Prince Jan: Chapter 13 — Voices of the Hospice Dogs
By FORRESTINE C. HOOKER
Prince Jan could not tell how many days and nights passed while the boat throbbed on its way. He grew accustomed to the motion and as the captain came often each day to see him and talk to him, and many other people also visited him, Jan found life very pleasant.
Among his visitors was a pretty young woman with big brown eyes and a gentle voice. Nearly always a little child was in her arms, or held by the hand, for it was just beginning to walk. Captain Smith and these two seemed to be great friends. Many times he carried the baby in his arms and it laughed up in his face when he held it down to pat Jan’s head. The dog watched for them every day, and he was never disappointed. Once, the captain brought Hippity-Hop to see Jan, and the kitten purred loudly and rubbed against the dog’s legs, while Jan poked her gently with his nose. The old man chuckled, “You haven’t forgotten each other, have you?” Then he picked up the kitten and carried it away.
That night, without warning, everything seemed to change, somehow. The boat leaped and jumped as though it were frightened at the big waves that washed against and over it. The night was dark, and down in the hold of the vessel it was still darker. Jan listened to men running overhead, voices called loudly and then came a sudden crash. The boat quivered as though it were hurt.
Jan was thrown so heavily against the side of the boat that he lay gasping for breath, then he dragged himself to his feet. Swaying with the jerky motion, but managing to brace himself, he peered through the inky darkness toward the steps leading to the deck. Again he heard the hurried feet, the loud voices of men, and this time there were cries of women and children, too.
He knew something was not right, and as he pulled with all his strength on the rope that held him, and strained his eyes toward the stairway, he heard a sound that made him give a loud bark of joy.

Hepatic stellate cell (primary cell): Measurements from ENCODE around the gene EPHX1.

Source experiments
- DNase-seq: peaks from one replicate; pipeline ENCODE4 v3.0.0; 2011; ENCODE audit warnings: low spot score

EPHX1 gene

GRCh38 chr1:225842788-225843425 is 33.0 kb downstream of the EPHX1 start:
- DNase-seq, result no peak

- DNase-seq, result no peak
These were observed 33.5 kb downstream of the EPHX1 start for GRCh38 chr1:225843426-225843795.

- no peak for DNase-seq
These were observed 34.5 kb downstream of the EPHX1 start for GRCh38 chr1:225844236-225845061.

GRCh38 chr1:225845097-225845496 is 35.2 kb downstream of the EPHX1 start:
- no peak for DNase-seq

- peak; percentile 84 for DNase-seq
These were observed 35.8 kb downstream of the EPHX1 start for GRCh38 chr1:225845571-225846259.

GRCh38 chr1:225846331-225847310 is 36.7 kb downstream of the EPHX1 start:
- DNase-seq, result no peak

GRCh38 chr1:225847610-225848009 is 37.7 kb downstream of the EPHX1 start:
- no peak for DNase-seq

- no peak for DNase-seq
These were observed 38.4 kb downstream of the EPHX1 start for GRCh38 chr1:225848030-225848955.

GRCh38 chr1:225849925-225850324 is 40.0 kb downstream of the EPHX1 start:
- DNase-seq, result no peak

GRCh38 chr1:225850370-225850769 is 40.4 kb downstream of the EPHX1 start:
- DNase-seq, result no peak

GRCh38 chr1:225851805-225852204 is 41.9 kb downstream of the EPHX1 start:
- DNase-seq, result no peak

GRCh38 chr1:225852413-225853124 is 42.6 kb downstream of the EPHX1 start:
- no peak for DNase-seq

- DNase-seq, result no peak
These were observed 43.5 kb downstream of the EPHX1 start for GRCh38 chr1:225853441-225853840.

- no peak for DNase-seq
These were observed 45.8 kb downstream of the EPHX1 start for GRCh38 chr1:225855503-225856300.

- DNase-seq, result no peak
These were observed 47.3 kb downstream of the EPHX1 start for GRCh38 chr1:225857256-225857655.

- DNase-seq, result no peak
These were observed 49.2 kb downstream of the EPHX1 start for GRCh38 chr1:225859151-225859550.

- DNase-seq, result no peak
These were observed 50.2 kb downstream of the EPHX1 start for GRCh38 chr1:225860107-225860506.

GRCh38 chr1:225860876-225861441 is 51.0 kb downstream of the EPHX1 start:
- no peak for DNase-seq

“All right, Jan!” his master was calling through the darkness, “I’m coming!”
The dog whimpered and licked the hands that fumbled at the rope which was tied to the side of the boat. With a leap and yelp of joy, Jan scrambled up the stairs ahead of his master, and both of them reached the deck.
It was very early in the morning and the sky was heavy with dark clouds. The wind screamed and big waves tossed so high that at times the boat appeared to be down in the bottom of a great hole. Although the vessel jerked, groaned, creaked and crunched, it did not move forward. When the water washed back a few minutes, Jan saw jagged rocks poking up and felt the boat pounding on them. He could not understand it at all, and as he looked up with puzzled eyes at his master, he saw the old man was staring straight ahead at a strip of land not very far away, where a lot of people were running about in a great hurry.
One of the boat crew ran past Jan, carrying a rope. Other men were fastening queer looking rings about the bodies of women and children, while still more men were lowering a little boat into the water. But as soon as it touched the waves, it was turned on end and smashed like an egg-shell against the side of the ship. Jan, standing with his legs braced firmly, saw the frightened women and children huddled together. Most of them were very quiet, but some were crying. A few were kneeling on the wet deck, and though their eyes were shut, Jan knew they were not asleep, for their lips were moving as if they were talking to some one whom he could not see.
The shore did not seem very far away, and Jan saw men pushing a little boat into the water. They leaped into it quickly and grabbed up oars.
“Thank God!” said the old poundmaster to a man who stood beside him and Jan. “The Life Guards will save the women and children!”